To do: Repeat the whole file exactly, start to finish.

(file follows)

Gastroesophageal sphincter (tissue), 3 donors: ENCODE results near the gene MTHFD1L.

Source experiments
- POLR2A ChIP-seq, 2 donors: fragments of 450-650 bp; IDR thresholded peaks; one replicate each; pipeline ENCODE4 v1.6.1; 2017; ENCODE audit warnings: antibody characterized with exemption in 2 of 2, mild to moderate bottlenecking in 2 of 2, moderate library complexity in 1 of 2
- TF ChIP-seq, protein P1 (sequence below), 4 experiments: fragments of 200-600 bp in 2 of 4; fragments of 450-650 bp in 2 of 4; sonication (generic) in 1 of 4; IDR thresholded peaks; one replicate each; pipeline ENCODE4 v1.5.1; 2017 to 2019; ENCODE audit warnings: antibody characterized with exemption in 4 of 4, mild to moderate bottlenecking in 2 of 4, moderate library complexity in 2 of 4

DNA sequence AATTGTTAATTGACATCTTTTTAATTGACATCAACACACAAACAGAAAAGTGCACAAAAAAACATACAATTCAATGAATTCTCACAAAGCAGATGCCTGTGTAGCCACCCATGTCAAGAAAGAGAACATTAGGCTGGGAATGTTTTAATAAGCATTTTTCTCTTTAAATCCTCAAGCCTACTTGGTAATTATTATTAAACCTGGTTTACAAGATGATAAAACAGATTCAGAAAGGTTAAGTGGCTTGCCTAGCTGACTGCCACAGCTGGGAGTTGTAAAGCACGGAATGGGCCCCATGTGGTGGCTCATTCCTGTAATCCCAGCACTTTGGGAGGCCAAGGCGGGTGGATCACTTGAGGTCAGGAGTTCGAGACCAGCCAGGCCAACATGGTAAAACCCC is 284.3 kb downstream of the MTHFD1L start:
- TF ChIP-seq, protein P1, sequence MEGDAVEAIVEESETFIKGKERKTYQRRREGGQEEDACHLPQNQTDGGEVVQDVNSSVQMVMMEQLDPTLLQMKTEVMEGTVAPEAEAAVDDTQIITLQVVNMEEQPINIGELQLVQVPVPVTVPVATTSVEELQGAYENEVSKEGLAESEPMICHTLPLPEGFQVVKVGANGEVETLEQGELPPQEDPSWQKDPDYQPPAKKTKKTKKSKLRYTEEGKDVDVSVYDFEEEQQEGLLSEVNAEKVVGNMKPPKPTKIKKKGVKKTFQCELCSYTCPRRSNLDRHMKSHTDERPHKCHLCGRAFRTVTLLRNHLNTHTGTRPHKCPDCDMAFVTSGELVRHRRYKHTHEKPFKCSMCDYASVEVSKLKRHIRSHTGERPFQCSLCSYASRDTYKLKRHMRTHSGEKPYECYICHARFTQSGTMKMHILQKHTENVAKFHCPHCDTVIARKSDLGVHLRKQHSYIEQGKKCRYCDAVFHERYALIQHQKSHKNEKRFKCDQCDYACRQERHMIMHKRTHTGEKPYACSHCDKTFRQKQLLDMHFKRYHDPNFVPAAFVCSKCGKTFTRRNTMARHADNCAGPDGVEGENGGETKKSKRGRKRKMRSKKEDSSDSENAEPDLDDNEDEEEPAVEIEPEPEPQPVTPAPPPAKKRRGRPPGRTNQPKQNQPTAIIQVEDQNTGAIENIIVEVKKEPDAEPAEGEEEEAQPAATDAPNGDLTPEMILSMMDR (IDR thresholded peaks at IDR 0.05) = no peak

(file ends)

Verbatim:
Gastroesophageal sphincter (tissue), 3 donors: ENCODE results near the gene MTHFD1L.

Source experiments
- POLR2A ChIP-seq, 2 donors: fragments of 450-650 bp; IDR thresholded peaks; one replicate each; pipeline ENCODE4 v1.6.1; 2017; ENCODE audit warnings: antibody characterized with exemption in 2 of 2, mild to moderate bottlenecking in 2 of 2, moderate library complexity in 1 of 2
- TF ChIP-seq, protein P1 (sequence below), 4 experiments: fragments of 200-600 bp in 2 of 4; fragments of 450-650 bp in 2 of 4; sonication (generic) in 1 of 4; IDR thresholded peaks; one replicate each; pipeline ENCODE4 v1.5.1; 2017 to 2019; ENCODE audit warnings: antibody characterized with exemption in 4 of 4, mild to moderate bottlenecking in 2 of 4, moderate library complexity in 2 of 4

DNA sequence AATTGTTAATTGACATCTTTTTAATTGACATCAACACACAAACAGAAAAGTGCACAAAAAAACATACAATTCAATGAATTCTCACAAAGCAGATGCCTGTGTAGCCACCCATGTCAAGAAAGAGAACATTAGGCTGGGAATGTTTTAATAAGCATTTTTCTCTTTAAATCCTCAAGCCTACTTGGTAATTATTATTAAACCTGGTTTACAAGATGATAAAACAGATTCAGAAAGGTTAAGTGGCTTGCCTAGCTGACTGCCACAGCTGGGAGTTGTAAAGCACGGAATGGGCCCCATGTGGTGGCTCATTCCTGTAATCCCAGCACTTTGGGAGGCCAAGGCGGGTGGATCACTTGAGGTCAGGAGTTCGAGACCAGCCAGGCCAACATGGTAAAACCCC is 284.3 kb downstream of the MTHFD1L start:
- TF ChIP-seq, protein P1, sequence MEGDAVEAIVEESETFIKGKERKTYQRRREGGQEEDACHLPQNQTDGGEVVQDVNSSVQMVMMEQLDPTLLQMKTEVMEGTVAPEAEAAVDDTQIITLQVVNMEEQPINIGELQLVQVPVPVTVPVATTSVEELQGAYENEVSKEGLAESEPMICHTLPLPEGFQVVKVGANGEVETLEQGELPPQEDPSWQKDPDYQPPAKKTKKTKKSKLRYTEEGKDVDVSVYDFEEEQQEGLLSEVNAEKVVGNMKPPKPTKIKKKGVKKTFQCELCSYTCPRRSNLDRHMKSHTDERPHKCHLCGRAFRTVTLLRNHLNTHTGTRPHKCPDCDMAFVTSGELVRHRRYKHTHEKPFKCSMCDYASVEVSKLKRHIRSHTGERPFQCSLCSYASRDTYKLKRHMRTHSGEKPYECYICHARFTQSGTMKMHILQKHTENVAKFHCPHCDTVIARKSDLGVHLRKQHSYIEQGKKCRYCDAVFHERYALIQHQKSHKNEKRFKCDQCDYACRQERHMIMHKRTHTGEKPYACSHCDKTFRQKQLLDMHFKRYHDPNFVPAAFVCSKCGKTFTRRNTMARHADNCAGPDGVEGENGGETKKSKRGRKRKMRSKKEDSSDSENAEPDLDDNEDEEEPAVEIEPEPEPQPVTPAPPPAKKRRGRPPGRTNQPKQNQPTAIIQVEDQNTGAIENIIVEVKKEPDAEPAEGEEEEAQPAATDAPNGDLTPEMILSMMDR (IDR thresholded peaks at IDR 0.05) = no peak